Neither airplane was equipped with an Automatic Dependent Surveillance Broadcast (ADS-B) system or cockpit display of traffic information. Had both airplanes been fully equipped with an ADS-B system capable of both transmitting and receiving position data and issuing traffic alerts via cockpit display, each pilot would have been alerted to the presence of the other airplane, and it is likely that the collision would have been avoided.

The see-and-avoid concept requires a pilot to look through the cockpit windows, identify other aircraft, decide if any aircraft are collision threats, and, if necessary, take the appropriate action to avert a collision. There are inherent limitations of this concept, including limitations of the human visual and information processing systems, pilot tasks that compete with the requirement to scan for traffic, the limited field of view from the cockpit, and environmental factors that could diminish the visibility of other aircraft.

OpsVue track data showed the flights paths for both airplanes as coming from opposite directions for the landing. It is likely that the pilots had relaxed their vigilance in looking for traffic when operating in the airport environment. The circumstances of this accident underscore the difficultly in seeing airborne traffic by pilots; the foundation of the "see and avoid" concept in VMC, even when the cockpit visibility offers opportunities to do so, and particularly when the pilots have no warning of traffic in the vicinity.

Probable Cause: The failure of both pilots to see and avoid each other while landing at a non-tower-controlled airport, which resulted in a midair collision. Contributing to the accident was the absence of radio calls from the Cessna during the traffic pattern preceding the accident.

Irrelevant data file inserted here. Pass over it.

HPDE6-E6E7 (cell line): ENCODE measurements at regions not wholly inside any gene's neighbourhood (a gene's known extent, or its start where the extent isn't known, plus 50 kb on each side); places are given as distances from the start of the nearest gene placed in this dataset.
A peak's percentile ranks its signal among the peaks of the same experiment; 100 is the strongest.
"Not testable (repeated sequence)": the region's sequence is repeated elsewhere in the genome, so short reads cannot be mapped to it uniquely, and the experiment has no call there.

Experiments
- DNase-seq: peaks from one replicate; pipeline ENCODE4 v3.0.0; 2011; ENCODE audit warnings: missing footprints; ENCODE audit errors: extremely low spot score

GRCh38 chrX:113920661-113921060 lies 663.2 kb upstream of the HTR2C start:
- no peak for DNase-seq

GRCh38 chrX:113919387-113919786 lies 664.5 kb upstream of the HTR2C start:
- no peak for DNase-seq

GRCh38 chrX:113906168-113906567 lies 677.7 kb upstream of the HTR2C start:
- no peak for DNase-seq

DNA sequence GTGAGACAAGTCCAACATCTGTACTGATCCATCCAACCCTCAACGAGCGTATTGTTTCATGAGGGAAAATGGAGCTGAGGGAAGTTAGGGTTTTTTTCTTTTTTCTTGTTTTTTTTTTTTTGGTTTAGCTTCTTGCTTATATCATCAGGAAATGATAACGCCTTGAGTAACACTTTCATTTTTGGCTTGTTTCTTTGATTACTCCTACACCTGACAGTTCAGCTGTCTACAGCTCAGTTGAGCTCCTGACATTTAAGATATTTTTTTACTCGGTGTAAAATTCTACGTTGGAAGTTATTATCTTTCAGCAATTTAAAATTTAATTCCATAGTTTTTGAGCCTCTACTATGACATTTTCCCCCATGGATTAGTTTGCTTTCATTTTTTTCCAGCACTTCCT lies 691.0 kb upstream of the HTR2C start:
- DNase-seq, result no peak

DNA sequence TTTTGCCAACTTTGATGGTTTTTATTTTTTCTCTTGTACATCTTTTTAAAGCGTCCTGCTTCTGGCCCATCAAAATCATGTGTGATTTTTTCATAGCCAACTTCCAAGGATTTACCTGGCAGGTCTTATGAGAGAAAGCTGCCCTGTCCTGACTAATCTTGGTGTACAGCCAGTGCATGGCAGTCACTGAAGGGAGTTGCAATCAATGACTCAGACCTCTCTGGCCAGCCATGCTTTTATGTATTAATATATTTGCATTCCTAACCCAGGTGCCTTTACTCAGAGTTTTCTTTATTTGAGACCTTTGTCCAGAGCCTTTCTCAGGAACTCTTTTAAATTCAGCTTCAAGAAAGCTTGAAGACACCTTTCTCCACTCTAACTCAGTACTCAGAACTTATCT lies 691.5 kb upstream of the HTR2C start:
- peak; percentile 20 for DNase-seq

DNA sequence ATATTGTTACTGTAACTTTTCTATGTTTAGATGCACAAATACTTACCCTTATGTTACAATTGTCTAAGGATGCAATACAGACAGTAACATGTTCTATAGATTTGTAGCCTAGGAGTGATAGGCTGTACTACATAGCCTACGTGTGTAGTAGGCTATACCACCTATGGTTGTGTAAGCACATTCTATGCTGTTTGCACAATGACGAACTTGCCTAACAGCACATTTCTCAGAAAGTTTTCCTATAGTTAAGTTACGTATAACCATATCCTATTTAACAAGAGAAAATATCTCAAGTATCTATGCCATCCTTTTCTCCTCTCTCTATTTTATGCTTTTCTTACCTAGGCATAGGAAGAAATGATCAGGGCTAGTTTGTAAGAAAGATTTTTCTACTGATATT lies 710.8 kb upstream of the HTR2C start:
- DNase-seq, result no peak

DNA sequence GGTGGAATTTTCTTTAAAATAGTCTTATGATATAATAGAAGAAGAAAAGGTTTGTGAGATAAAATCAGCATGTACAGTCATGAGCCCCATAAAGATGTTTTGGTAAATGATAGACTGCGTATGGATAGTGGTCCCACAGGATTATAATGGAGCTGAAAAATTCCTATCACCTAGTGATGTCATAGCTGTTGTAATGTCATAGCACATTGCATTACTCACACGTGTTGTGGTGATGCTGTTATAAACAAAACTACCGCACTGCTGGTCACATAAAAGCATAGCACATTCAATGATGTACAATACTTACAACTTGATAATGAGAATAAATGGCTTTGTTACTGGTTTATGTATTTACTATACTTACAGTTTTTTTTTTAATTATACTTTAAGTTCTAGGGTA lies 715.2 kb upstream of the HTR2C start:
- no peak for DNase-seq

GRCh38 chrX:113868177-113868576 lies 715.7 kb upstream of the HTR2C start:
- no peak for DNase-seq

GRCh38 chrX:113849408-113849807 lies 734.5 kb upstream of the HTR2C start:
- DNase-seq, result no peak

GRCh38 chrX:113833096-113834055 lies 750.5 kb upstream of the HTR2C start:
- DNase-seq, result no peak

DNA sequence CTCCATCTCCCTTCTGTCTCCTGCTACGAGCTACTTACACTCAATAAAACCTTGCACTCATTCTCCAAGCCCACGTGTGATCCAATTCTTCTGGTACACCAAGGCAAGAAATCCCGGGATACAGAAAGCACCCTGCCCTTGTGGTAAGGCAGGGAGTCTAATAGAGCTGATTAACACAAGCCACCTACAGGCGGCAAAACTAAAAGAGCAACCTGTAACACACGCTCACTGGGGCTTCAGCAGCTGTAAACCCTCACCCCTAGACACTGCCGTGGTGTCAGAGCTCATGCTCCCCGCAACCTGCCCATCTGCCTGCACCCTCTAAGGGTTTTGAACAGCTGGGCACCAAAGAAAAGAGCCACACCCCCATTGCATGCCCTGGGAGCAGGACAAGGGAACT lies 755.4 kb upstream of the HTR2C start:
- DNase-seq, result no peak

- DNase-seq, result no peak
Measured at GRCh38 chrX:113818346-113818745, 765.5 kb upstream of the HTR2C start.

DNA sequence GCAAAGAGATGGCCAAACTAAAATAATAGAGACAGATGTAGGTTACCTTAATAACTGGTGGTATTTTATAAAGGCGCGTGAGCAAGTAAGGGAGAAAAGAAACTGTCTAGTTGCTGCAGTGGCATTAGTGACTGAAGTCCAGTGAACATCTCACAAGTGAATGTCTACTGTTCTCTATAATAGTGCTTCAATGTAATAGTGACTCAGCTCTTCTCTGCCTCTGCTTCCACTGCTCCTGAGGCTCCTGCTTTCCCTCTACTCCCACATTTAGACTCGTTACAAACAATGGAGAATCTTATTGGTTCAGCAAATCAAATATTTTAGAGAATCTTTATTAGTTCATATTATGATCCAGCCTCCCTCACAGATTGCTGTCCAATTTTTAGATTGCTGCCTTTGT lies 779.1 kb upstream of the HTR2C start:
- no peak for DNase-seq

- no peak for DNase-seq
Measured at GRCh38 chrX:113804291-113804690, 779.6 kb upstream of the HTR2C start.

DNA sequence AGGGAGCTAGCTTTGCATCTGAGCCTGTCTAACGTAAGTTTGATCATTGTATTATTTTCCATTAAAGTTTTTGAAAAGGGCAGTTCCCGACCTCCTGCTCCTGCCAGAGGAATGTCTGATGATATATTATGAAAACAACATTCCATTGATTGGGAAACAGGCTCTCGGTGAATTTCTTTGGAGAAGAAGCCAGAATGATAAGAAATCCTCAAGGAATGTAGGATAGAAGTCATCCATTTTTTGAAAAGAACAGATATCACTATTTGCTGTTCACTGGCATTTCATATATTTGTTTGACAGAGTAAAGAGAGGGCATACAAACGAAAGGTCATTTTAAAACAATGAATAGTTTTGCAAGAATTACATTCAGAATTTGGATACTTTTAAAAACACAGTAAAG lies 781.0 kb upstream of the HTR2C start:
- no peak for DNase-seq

Sources:

http://aerossurance.com/safety-management/alaskan-mid-air-collision/
NTSB: https://www.ntsb.gov/_layouts/ntsb.aviation/brief.aspx?ev_id=20160805X34814&key=1
FAA register: http://registry.faa.gov/aircraftinquiry/NNum_Results.aspx?NNumbertxt=30CC

https://www.google.com/maps/@61.5705474,-149.5358018,15z/data=!3m1!1e3?hl=en-us&dg=dbrw&newdg=1


Images:


Photo: NTSB


Source: NTSB

Revision history:

Date/timeContributorUpdates
06-Aug-2016 14:21 gerard57 Added
06-Aug-2016 19:04 Geno Updated [Aircraft type, Registration, Cn, Location, Phase, Departure airport, Destination airport, Source, Narrative]
07-Aug-2016 07:55 harro Updated [Aircraft type]
07-Aug-2016 07:56 harro Updated [Aircraft type]
07-Aug-2016 16:42 Aerossurance Updated [Time, Location]
02-Mar-2019 14:46 ASN Update Bot Updated [Time, Operator, Departure airport, Destination airport, Source, Narrative, Accident report, ]
03-Mar-2019 10:51 harro Updated [Destination airport, Source, Narrative, Photo]
12-May-2019 17:26 Aerossurance Updated [Source]